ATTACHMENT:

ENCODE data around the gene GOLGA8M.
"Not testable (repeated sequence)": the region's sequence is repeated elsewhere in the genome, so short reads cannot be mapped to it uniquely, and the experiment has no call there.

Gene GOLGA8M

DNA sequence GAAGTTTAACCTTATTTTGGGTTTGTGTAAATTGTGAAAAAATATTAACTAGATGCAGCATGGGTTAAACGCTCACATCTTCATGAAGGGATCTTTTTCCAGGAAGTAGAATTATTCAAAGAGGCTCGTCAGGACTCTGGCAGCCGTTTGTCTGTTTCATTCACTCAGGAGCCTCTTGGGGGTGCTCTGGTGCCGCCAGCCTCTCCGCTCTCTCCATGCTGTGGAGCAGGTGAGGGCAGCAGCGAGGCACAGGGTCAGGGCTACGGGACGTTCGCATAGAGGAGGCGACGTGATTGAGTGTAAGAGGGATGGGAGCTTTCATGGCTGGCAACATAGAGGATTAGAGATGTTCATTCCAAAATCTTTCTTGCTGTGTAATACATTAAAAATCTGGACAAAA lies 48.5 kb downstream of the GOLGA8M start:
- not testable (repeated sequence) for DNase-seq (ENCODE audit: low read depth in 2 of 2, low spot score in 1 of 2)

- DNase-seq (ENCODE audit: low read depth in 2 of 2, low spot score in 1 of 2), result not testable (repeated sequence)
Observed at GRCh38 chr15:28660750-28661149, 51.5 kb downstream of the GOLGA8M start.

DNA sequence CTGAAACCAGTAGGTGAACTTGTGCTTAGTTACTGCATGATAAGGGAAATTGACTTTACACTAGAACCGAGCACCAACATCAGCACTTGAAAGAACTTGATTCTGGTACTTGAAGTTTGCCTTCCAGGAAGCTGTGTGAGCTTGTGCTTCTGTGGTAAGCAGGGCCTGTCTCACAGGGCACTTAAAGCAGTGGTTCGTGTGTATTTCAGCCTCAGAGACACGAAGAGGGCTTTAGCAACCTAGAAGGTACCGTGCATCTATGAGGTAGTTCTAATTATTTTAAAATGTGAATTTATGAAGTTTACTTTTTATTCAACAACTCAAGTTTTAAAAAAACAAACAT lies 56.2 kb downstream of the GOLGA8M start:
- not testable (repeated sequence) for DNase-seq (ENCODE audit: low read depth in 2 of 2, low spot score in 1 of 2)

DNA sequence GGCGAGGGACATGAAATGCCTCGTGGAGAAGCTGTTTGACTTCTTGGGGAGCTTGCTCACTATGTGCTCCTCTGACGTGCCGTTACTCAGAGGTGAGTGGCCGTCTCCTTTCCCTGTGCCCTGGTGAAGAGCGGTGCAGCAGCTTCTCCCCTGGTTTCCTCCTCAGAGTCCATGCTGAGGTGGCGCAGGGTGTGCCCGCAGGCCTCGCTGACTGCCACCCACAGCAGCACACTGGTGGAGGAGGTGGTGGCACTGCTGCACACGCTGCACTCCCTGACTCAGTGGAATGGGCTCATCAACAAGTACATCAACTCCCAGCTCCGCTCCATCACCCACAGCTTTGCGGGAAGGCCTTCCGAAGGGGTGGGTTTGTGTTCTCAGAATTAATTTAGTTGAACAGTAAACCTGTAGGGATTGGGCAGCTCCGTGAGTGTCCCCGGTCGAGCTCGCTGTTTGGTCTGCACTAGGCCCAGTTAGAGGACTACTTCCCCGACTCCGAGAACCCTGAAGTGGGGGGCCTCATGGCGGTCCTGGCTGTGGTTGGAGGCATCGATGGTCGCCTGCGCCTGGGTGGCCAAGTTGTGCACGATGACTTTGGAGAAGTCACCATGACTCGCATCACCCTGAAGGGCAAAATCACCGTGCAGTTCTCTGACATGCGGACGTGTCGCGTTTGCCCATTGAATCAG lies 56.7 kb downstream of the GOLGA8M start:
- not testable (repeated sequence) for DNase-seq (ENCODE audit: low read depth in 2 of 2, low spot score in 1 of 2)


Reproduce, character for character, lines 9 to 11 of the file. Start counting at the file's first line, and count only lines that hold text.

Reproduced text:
- not testable (repeated sequence) for DNase-seq (ENCODE audit: low read depth in 2 of 2, low spot score in 1 of 2)

DNA sequence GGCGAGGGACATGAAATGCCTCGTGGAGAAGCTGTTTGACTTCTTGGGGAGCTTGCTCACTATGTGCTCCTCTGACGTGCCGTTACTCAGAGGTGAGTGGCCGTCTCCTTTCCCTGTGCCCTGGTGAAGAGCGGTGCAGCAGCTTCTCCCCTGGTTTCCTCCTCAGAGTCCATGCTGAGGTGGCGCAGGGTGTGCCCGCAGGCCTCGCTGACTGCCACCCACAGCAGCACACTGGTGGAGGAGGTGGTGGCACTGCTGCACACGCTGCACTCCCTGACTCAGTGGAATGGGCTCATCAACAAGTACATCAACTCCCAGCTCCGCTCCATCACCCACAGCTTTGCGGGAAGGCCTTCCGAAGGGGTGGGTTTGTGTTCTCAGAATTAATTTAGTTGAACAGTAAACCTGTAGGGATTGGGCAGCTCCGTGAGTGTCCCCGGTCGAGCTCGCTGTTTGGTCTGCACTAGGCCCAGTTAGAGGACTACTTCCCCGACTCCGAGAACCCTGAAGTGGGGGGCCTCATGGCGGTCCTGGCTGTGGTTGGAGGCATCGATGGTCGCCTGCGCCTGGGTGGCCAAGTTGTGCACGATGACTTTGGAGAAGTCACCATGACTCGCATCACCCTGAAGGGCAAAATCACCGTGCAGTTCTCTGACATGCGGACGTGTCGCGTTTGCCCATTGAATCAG lies 56.7 kb downstream of the GOLGA8M start:
- not testable (repeated sequence) for DNase-seq (ENCODE audit: low read depth in 2 of 2, low spot score in 1 of 2)